Felix Mendelssohn Bartholdy- BBC Documentary
This is charming! It has a good sound for an antique too.
Here is one of Mendelssohn’s best known works which was played and recorded on a piano roll around 1910. The four hands arrangement (presumably by Mendelssohn) was performed by two pianists, Josef Weiss and Emerich Stefaniai who together made a number of rolls in duet at Leipzig for Hupfeld AG before WW1. Both pianists have unfortunately been long forgotten.
The Austro – Hungarian pianist Josef Weiss had a very distinguished career – he was not only a ‘pupil’ of Liszt, but friend and colleague of both Mahler and Busoni. A technically gifted pianist, his style of playing although somewhat eccentric was brilliantly effective. He recorded many piano rolls but very few gramophone records, all show an interesting interpretative approach.
For those who think piano rolls are not a valid recording medium, it is worth pointing out that longer piano works such as this could not in the 1900’s be recorded on to gramophone records without either making huge cuts or the pianist playing beat the clock. The roll recordings therefore in many ways are a more faithful record of the overall performance but not necessarily of the dynamics.
Felix Mendelssohn wasn’t just a musical genius, oh no..he was an artist as well! Some people are just that talented..
If all the music he wrote wasn’t enough- he produced over 300 artworks!
Just look at this masterpiece he painted of a view of Leipzig in 1838:
What beautiful use of colours and shades!
One wonders how he found the time to create all this art and music! I suppose not having tv and internet they had more time to devote to art…
Here is a nice website-Mendelssohn in Scotland, which shows some of his artworks he did whilst in Britain- his watercolour of Durham Cathedral is beautiful!
And another website exploring his artworks, The Mendelssohn Project:
Mendelssohn’s artistic imagination was by no means limited to the world of music; from an early age he expressed his ideas in drawings, watercolors, and even oil paintings that reflect a remarkable level of accomplishment and expertise. In particular, his sense of visual structure was compelling, and his proclivity for gracefully nuanced renderings of line and details compares favorably with that of most artists of his time. Continuing his work in this medium throughout his life, Felix Mendelssohn produced more than 300 artworks.
The Mendelssohn Project anticipates, for the first time anywhere, to bring together the two most vital expressions of Mendelssohn’s artistic imagination in several ways.
I think this is a marvellous project- exhibitions of his work planned, a virtual tour:
Coming soon, this website will enable users, while examining one, two, or more visual artworks, to play selected compositions by Mendelssohn simultaneously, and thus to experience vicariously the multidimensional appeal of his aesthetic imagination.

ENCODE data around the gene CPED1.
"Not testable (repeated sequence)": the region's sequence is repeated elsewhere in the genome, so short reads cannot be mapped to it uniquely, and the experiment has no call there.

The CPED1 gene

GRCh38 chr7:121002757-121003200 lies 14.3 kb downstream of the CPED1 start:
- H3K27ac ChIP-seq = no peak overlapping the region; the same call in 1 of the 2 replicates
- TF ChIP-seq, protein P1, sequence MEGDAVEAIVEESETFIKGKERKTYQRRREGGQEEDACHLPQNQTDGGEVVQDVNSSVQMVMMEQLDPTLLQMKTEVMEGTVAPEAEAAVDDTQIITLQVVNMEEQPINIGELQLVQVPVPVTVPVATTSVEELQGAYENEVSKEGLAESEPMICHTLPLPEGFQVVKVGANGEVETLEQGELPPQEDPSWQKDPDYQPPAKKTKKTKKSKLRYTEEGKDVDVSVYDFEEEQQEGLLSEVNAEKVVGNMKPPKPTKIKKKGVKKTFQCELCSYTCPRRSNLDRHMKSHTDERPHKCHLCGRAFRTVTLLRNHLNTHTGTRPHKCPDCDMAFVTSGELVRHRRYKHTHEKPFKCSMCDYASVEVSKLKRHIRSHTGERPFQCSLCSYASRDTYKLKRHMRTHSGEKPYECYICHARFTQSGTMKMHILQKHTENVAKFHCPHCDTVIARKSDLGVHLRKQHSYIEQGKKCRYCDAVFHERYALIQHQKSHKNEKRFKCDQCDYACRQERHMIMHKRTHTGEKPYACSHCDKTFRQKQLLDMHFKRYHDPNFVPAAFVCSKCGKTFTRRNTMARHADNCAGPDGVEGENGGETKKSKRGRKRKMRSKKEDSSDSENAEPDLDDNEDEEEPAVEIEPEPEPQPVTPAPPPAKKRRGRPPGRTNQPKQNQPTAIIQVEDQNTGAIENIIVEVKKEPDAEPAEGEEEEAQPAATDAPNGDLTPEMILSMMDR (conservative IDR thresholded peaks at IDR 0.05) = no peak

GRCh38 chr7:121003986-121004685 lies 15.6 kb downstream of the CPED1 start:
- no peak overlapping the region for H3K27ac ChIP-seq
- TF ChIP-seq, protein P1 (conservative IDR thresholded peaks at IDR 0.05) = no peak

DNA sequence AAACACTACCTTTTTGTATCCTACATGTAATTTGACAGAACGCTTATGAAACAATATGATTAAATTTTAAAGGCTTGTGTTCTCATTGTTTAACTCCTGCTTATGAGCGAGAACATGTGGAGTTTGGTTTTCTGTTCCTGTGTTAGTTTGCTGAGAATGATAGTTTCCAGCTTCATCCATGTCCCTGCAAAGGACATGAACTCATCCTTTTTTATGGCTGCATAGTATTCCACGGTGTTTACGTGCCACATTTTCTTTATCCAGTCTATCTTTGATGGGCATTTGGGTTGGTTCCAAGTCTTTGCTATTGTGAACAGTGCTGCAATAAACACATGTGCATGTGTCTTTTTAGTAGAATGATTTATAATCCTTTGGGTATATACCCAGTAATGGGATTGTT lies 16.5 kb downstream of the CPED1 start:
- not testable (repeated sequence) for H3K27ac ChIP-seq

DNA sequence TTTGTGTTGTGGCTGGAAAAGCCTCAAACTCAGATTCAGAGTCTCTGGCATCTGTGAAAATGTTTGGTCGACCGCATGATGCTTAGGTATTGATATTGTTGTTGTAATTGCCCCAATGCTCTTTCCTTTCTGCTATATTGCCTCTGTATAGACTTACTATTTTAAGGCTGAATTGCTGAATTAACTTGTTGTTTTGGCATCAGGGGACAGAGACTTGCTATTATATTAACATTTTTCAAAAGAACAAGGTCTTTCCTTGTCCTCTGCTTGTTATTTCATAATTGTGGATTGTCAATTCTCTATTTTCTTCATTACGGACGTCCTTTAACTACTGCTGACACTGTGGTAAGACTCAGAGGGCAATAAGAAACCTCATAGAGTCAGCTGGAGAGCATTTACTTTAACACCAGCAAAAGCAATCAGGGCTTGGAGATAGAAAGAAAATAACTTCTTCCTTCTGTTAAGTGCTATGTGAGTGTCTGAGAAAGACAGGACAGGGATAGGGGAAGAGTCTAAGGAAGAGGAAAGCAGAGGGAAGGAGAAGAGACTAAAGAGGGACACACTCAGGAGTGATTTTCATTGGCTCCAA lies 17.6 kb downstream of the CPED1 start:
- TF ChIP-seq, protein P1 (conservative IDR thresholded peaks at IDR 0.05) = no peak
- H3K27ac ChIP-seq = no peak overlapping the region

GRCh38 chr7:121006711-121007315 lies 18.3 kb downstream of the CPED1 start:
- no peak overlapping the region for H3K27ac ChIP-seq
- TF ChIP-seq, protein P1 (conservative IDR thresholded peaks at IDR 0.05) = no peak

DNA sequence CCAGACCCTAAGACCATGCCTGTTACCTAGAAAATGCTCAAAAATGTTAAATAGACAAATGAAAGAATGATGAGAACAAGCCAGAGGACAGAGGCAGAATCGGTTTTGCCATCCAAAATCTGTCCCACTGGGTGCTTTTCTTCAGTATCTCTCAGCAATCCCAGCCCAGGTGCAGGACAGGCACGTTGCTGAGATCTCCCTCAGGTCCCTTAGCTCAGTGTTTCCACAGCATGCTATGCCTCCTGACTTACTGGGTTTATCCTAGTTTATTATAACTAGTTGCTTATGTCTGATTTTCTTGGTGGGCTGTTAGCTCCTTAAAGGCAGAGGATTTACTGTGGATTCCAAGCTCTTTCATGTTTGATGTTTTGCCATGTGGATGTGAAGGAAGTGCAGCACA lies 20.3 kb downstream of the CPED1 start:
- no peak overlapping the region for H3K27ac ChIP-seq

And a book!
The Mendelssohn Project anticipates a release of the complete artworks by Felix Mendelssohn in book-form.
Fingal’s Cave is a magical cave on the uninhabited island of Staffa in the Inner Hebrides. It sits amongst the Sea and has natural acoustics, caused by echoes of waves; this gives it the atmosphere of a natural cathedral. Its Gaelic name is An Uaimh Bhinn, meaning “the melodious cave.”
It became known as Fingal’s Cave after the eponymous hero of an epic poem by 18th century Scots poet-historian James Macpherson. It formed part of his Ossian cycle of poems claimed to have been based on old Scottish Gaelic poems. In Irish mythology, the hero Fingal is known as Fionn mac Cumhaill, and it is suggested that Macpherson rendered the name as Fingal (meaning “white stranger”) through a misapprehension of the name which in old Gaelic would appear as Finn. The legend of the Giant’s Causeway has Fionn or Finn building the causeway between Ireland and Scotland.
The German composer Felix Mendelssohn visited Fingal’s Cave in 1829 and was spellbound by it, so much so that he wrote a beautiful overture inspired by its mysterious echoes. He named it The Hebrides (Fingal’s Cave). He wrote to his sister Fanny:
In order to make you understand how extraordinarily the Hebrides affected me, I send you the following, which came into my head there.
Below is Mendelssohn’s initial sketch for the theme of the Hebrides Overture, found in a letter dated August 7, 1829 to his sister Fanny (original in the Music Division of the New York Public Library for the Performing Arts).
This is a work of genius- the music perfectly evokes the waves crashing around the Cave, its atmosphere; the feeling of awe of the power of Nature and its majestic beauty. I love this Overture. Mendelssohn was just 21 years old when he composed this masterpiece!